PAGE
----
Microsoft: Here's How Our Free Office 365 Email Migration, Onboarding Services Will Work

Microsoft is planning to offer free email migrations to Office 365 customers starting next month, and now more details have emerged about what kind of work it will be handling.

Starting Sept. 1, Microsoft will offer free email migrations to customers that buy 150 seats or more of Office 365. This is part of a promotional offer, aimed at boosting Office 365 deployments, that runs until March 31 of next year.

Some Microsoft partners feel this could cut into their email migration business. But a Microsoft document explaining the offer to partners, which was viewed by CRN, shows that it's actually limited in scope.

Related: Microsoft Says It'll Begin Offering Free Office 365 Email Migrations Next Month

Sponsored post

Microsoft will migrate mailboxes from Exchange 2003 and newer versions, as well as Lotus Domino 7.0.3+ and IMAP-accessible email, such as Gmail, according to the document.

The software giant will do the email migrations on a 24/5 basis with predefined migration time slots, with three migration time slots per migration day. Microsoft will use its own cloud-based tools, according to the document.

Customers will be responsible for the migration of client-side data -- including .pst files, local Outlook settings and local contacts -- and post-migration support, Microsoft said in the document. Many Microsoft partners offer these types of services.

For the various versions of on-premise Exchange, Microsoft will migrate emails, mailbox rules and contacts, tasks and calendars, among other things. But Microsoft won't migrate public folders, archive data or emails of 25 MB or larger, according to the document.

For Lotus Domino 7.0.3+, Microsoft will migrate only emails, mailbox contacts, calendars and tasks. And for IMAP, Microsoft will migrate only email, according to the document.

Rand Morimoto, president of Convergent Computing, a Walnut Creek, Calif.-based Microsoft partner that does Office 365 email migration work, told CRN he thinks the limited scope of what Microsoft is providing could confuse customers.

"Services are services -- if a customer needs it done, why is Microsoft setting limits? What's a customer to do when a limit is hit? Microsoft won't do it, so now the engagement is in limbo?" Morimoto said.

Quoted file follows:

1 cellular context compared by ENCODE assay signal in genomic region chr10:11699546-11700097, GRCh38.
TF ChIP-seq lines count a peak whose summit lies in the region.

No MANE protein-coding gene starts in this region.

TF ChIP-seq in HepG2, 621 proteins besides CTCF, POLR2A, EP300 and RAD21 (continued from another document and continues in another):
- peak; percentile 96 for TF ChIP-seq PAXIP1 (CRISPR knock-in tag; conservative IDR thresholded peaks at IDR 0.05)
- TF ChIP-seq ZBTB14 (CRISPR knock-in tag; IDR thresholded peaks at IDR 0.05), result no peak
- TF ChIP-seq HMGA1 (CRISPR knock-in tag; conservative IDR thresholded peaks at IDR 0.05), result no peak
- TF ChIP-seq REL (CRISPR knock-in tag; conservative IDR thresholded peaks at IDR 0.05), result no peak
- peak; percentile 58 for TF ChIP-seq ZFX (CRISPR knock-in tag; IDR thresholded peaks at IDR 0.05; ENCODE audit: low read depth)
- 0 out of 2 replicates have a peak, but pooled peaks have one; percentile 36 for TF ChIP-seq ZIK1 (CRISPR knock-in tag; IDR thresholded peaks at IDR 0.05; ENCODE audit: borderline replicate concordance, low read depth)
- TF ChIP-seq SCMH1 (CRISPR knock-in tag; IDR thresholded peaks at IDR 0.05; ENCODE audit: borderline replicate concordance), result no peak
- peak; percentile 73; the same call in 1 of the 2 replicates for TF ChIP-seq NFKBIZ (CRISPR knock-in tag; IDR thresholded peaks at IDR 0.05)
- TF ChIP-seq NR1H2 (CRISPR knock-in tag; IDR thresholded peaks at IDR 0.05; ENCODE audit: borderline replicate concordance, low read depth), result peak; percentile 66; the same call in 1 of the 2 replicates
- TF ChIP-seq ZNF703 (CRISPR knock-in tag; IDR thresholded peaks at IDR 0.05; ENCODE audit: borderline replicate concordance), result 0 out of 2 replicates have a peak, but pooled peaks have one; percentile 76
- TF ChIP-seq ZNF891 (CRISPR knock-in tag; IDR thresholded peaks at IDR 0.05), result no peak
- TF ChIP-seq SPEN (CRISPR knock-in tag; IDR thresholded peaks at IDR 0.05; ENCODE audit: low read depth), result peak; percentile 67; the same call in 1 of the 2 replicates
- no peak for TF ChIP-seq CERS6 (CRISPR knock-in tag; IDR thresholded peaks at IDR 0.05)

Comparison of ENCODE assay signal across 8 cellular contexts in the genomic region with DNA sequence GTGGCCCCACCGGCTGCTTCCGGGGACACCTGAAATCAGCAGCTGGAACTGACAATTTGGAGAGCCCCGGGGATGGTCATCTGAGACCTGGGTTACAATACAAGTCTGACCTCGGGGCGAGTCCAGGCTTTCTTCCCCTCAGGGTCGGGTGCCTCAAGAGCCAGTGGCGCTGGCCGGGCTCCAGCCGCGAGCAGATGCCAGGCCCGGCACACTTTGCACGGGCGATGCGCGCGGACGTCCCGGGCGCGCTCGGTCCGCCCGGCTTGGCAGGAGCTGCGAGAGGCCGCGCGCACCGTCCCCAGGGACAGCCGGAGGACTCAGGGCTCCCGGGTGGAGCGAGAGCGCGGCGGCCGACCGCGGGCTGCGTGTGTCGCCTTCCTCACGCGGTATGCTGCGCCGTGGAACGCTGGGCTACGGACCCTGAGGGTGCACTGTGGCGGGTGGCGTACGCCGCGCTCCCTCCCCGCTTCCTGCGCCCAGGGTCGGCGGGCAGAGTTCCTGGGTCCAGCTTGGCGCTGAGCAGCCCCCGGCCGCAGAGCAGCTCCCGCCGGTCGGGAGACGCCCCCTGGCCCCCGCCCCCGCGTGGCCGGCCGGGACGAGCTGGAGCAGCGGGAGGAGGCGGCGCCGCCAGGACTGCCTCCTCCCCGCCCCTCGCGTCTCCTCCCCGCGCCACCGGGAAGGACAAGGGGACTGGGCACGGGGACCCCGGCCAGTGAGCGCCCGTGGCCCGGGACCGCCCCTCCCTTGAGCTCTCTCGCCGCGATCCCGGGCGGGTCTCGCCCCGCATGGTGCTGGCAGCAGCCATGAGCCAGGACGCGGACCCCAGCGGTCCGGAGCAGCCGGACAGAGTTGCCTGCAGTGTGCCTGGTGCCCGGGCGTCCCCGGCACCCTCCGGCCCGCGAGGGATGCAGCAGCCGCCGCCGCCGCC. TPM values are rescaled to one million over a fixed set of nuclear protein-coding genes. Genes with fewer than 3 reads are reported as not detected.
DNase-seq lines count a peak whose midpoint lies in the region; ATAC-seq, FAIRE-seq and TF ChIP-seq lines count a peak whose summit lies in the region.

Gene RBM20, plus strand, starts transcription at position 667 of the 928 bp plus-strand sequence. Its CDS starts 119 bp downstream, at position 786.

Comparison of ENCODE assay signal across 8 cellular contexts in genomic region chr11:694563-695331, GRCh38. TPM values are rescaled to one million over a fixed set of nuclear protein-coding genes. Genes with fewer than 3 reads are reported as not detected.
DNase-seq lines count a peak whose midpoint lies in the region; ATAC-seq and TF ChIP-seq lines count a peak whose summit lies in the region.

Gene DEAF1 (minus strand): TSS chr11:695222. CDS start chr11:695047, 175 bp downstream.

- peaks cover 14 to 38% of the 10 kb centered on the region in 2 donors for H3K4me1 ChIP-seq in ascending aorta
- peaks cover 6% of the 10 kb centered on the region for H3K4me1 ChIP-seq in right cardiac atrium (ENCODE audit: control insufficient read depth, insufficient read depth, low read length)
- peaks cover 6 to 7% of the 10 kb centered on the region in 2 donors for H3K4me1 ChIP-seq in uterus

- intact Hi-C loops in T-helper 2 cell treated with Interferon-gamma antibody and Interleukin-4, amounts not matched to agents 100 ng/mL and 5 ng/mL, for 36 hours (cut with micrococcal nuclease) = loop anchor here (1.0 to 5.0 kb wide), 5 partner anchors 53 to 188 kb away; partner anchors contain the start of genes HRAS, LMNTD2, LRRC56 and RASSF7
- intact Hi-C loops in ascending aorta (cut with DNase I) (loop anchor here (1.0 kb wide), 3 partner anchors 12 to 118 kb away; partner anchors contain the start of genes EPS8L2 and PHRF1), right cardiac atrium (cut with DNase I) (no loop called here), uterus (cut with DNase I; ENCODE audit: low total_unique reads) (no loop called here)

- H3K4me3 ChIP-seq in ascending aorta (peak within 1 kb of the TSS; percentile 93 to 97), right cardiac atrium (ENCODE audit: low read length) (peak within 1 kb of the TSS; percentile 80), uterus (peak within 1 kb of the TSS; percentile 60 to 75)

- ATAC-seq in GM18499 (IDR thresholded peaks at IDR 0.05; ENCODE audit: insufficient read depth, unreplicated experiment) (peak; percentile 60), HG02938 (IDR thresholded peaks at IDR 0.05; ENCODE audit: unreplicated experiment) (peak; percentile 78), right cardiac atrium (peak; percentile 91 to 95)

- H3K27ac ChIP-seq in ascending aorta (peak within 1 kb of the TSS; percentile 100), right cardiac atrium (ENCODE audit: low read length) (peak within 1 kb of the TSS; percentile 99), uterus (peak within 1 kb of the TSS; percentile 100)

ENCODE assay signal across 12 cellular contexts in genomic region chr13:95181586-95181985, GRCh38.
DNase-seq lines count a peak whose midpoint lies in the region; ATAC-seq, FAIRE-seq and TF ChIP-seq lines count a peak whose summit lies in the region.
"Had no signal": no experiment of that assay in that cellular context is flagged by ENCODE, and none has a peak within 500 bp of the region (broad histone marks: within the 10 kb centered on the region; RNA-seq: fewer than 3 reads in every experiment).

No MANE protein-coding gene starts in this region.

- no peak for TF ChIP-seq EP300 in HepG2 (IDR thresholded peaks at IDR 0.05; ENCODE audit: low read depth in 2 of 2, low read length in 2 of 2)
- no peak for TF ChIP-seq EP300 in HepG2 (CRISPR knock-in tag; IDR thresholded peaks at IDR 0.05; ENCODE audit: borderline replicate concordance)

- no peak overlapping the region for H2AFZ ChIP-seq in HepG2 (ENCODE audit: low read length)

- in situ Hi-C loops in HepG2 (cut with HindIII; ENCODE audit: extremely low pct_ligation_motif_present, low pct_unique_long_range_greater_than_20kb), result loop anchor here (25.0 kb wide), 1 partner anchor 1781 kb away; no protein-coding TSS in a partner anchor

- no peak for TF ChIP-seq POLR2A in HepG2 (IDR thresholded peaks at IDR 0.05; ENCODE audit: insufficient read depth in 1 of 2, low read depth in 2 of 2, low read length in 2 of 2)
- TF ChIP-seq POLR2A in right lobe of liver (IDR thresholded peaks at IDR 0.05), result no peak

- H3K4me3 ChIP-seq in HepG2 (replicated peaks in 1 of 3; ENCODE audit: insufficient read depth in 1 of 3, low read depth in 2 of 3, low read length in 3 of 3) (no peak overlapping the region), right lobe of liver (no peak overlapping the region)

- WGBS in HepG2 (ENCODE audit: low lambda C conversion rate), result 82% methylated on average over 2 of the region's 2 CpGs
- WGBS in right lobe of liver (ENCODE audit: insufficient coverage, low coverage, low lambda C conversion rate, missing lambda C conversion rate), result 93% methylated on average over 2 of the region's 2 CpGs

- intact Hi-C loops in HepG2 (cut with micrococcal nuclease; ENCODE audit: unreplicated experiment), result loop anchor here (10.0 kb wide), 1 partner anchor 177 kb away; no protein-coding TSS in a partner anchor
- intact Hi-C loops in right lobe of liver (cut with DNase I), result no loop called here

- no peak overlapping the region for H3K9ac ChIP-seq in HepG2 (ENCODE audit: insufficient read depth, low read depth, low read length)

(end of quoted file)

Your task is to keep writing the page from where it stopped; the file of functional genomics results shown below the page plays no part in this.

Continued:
The fact that Microsoft is offering a bare-bones email migration offer could put to rest fears some partners have about the Redmond, Wash.-based vendor moving onto their turf.

Customers that have complex needs, or that need to migrate SharePoint data, will be directed to work with Microsoft partners. To offset the costs of these engagements, Microsoft will provide funding to customers under its Office 365 promotion.

This means Microsoft partners can get $15 per seat for up to 1,000 seats, and $5 per seat after that, with a limit of $60,000 per customer.

Geeman Yip, CEO of BitTitan, a Kirkland, Wash.-based Microsoft partner that specializes in migrating on-premise email and data to the cloud, told CRN Microsoft's email migration offer could be a good thing for the channel.

"If Microsoft says 'Look, we highly recommend that you work with a partner because we're a cookie-cutter offering,' and tells them partners can provide way more added benefits, that could drive more revenue to the channel," Yip said.

NEXT: Microsoft Also Sheds Light On Plan To Offer Free Onboarding Services

But Yip, who previously worked at Microsoft for close to nine years as a program manager, expects Microsoft to run into technical glitches while carrying out free email migrations.

"It's more complicated than they think," Yip said of email-to-cloud migration work.

Customers that try the free migration offer and are dissatisfied with what it entails may seek assistance from companies like BitTitan said Yip.

There's more to Microsoft's Office 365 plans than just free email migrations. The vendor also is making free "onboarding" services a feature of its Office 365 Fast Track program, which aims to speed sales and deployments of the cloud apps suite.

Partners have told CRN that Microsoft has been vague about what services fall into the onboarding category, but the document spells this out in detail.

Microsoft considers onboarding services to be "repeatable" tasks and will provide them to customers remotely. This includes handling user activations, providing configuration help for TCP/IP protocols and firewall, and DNS for eligible applications, according to the document.

For Exchange Online, Microsoft's onboarding services include configuration to route email between the source messaging system and Office 365 environments, and ensuring that Autodiscover and sender policy framework records in Domain Name System (DNS) are up-to-date, according to the document.

Convergent Computing's Morimoto, for his part, is unimpressed with the Microsoft onboarding services. Not only are they limited in nature, the services also could upset customers, he said.

"This is a very sad offering, and will only confuse customers into thinking they're getting free migration assistance," Morimoto told CRN.